Stop Allowing Unfortunate Events To Control Your Emotions By First Asking Yourself This Question

“What is the most optimistic interpretation of this situation?”

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Last night I spontaneously decided to download a daily gratitude app onto my iPhone because, you know, self-improvement and all that…

The app completed its download, I clicked it open, and was met with the smiling face of a flower-crown adorned llama prompting me with the question:

“What is the most optimistic interpretation of this situation?”

Okay. I see what you’re trying to do here smiling llama. The so-called ‘bright side of things’ is presumably always a nice place to be, and looking on it certainly seems like a reasonable place to start.

I immediately closed the app and went to sleep making plans to delete it the following morning. I don’t know what exactly I had in mind, but I don’t need an app to tell me to be more optimistic.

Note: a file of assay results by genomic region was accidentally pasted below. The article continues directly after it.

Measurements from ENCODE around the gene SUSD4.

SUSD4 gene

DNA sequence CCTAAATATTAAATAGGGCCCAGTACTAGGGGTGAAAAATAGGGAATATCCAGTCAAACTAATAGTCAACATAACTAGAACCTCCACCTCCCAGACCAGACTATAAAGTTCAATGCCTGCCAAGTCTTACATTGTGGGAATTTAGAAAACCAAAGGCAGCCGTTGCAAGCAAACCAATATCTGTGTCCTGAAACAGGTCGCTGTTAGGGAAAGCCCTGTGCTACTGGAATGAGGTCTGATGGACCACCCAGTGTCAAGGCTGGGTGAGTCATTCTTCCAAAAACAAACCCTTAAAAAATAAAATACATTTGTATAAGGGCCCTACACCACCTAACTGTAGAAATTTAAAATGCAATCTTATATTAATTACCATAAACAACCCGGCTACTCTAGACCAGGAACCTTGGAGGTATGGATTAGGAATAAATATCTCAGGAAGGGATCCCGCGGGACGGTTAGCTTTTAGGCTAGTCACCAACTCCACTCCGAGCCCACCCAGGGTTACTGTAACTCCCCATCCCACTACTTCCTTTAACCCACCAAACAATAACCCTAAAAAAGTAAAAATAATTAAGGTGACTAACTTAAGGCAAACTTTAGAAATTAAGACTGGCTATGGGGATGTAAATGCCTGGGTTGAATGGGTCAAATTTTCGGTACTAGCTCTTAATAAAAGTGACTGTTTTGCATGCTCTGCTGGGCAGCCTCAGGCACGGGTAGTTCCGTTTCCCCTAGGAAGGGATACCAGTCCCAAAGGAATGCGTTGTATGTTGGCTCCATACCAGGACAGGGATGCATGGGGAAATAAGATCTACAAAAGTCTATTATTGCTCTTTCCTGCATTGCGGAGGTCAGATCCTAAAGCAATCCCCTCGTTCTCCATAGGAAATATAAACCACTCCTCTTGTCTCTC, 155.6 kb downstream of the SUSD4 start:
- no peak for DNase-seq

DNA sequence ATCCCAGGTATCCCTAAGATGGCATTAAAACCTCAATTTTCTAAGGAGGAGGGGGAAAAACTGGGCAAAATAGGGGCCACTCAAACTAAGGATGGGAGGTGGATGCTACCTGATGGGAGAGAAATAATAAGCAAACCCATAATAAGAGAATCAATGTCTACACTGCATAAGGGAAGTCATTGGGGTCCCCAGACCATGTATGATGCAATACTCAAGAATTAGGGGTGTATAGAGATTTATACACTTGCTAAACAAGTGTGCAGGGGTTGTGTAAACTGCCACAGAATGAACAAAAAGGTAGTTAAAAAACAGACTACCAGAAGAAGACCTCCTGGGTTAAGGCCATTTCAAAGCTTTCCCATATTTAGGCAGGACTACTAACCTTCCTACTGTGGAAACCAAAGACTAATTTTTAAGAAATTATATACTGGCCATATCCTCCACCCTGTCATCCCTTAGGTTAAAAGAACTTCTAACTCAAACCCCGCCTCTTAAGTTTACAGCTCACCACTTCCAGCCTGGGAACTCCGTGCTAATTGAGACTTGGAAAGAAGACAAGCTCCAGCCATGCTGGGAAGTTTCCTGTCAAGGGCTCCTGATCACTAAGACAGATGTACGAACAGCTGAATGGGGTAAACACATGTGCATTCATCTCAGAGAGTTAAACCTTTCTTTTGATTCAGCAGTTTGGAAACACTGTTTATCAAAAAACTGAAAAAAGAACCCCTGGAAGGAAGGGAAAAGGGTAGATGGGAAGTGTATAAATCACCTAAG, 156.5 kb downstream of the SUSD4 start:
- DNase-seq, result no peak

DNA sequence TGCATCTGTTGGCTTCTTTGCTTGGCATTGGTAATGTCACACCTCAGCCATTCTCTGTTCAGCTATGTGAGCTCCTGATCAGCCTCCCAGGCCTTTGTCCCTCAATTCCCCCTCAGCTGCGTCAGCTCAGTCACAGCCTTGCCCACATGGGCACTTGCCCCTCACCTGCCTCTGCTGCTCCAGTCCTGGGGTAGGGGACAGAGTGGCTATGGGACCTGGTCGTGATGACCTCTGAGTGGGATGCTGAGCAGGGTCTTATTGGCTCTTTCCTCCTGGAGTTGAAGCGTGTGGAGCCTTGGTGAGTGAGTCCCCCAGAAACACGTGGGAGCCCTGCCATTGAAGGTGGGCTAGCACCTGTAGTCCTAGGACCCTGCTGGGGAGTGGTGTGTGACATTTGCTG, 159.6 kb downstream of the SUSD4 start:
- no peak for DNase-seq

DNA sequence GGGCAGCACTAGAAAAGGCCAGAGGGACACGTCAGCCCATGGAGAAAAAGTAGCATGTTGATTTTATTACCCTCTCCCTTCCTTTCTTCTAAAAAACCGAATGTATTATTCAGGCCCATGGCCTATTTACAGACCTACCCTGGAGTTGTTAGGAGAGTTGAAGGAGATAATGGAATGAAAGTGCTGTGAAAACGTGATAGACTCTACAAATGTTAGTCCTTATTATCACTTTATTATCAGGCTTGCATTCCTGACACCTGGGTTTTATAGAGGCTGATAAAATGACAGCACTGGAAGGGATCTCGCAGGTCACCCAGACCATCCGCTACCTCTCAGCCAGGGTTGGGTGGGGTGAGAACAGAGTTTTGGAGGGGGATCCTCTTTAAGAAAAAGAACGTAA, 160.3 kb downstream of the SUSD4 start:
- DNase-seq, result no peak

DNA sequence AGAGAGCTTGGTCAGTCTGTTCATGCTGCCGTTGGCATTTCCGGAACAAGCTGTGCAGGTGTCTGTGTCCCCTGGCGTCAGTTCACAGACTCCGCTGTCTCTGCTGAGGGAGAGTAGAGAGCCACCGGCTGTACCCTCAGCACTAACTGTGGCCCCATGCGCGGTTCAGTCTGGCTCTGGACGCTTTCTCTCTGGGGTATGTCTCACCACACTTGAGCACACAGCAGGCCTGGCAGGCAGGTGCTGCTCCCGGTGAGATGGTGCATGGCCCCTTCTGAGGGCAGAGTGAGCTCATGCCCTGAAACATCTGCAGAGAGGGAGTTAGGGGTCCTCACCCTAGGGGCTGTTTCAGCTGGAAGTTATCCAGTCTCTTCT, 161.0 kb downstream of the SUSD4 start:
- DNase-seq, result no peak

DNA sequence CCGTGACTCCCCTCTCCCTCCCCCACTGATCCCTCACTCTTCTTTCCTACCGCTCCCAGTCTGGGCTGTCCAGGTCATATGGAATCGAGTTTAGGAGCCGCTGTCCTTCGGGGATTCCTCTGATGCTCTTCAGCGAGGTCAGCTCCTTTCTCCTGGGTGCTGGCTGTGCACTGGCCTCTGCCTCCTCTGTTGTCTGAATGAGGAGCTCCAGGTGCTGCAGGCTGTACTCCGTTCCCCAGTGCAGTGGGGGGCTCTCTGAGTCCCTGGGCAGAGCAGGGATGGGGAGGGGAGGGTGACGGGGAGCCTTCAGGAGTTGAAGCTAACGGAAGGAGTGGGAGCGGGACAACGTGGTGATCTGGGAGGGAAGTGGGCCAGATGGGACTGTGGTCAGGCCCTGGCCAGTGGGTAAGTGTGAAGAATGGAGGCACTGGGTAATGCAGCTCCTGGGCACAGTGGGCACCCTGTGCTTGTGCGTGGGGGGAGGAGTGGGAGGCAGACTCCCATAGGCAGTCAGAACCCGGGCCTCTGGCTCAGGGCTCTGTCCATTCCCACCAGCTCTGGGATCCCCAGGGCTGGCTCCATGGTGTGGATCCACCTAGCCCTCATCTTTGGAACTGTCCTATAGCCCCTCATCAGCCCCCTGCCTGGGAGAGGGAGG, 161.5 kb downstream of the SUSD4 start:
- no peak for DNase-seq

Thanks, but no thanks.

Fast forward to the early afternoon of the following day and I had tasked myself with watering the collection of 30+ houseplants that decorate the various tabletops, bookshelves, and windowsills of my tiny London apartment.

I’ll spare you all the riveting details of this endeavor, but you ought to know that there are three specific houseplants of mine that need to be taken onto the balcony in order for the water to drain fully, so as to avoid over-watering — it’s a serious art this whole indoor gardening thing, I tell you.

Anyway, long story short, it happened to be a particularly windy day today, and in the 10 seconds that I turned my back on my 6ft tall Swiss Cheese plant, a gust of air had toppled it, sending its soil flying and its foliage crumpling under the weight of its own vine.

Now, watching this occur as it happened from less than 2ft away, I spun on my heels and tried to jump to its rescue, only to ram my full foot of toes into the porcelain of a nearby plant pot, sending it smashing into the balcony door where it proceeded to shatter into a pile of broken pieces.

Houseplants 1, Alex 0.

Feeling the sheer hopelessness (and physical pain) of the situation begin to set in, I thought that I might cry. Suddenly then, from the depths of my distress, I heard a voice (thankfully my own) say,